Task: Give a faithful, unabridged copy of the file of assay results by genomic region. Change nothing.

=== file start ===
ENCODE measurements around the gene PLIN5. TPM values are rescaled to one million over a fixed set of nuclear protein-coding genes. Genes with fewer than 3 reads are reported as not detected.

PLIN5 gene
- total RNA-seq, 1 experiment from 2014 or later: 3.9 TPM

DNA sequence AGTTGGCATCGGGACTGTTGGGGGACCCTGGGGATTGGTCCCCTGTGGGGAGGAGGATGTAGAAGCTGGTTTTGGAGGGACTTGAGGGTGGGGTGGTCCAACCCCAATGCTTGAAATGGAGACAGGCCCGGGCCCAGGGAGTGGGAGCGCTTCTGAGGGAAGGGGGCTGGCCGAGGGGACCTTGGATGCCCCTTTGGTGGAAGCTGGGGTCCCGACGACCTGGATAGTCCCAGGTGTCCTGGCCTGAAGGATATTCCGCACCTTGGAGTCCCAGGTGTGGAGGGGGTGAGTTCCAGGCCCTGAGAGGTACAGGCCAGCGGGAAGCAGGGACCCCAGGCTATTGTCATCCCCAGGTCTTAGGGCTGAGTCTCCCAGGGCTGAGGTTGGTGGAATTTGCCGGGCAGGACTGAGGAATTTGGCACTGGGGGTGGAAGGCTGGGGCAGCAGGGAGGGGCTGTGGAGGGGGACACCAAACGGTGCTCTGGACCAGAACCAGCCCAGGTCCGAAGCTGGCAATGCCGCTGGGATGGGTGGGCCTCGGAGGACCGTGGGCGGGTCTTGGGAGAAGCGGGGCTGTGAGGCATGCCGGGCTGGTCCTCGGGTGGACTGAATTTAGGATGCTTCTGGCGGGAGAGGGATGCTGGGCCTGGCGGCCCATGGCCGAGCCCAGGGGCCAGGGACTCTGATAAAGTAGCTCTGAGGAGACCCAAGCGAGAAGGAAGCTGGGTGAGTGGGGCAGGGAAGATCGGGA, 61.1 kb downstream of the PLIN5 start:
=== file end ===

ENCODE measurements around the gene PLIN5. TPM values are rescaled to one million over a fixed set of nuclear protein-coding genes. Genes with fewer than 3 reads are reported as not detected.

PLIN5 gene
- total RNA-seq, 1 experiment from 2014 or later: 3.9 TPM

DNA sequence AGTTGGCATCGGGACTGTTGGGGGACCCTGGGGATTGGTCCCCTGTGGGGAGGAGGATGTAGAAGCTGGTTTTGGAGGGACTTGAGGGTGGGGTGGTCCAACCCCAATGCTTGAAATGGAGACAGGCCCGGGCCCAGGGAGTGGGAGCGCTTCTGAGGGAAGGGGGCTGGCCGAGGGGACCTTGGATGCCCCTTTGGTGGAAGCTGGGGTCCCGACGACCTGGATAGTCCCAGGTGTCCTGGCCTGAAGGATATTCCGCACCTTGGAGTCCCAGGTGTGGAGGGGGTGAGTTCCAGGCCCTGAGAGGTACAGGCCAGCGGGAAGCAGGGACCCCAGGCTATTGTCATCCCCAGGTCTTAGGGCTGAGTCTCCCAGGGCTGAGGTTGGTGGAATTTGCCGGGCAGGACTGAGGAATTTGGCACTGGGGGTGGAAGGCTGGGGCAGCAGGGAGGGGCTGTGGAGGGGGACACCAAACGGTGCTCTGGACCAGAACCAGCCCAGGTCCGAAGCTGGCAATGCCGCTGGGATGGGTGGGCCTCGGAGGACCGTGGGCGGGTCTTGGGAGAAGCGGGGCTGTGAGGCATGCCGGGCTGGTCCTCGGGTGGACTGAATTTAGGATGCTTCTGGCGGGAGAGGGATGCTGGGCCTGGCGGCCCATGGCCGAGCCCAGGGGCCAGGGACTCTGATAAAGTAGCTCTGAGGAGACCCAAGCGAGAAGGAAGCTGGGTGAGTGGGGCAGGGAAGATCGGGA, 61.1 kb downstream of the PLIN5 start: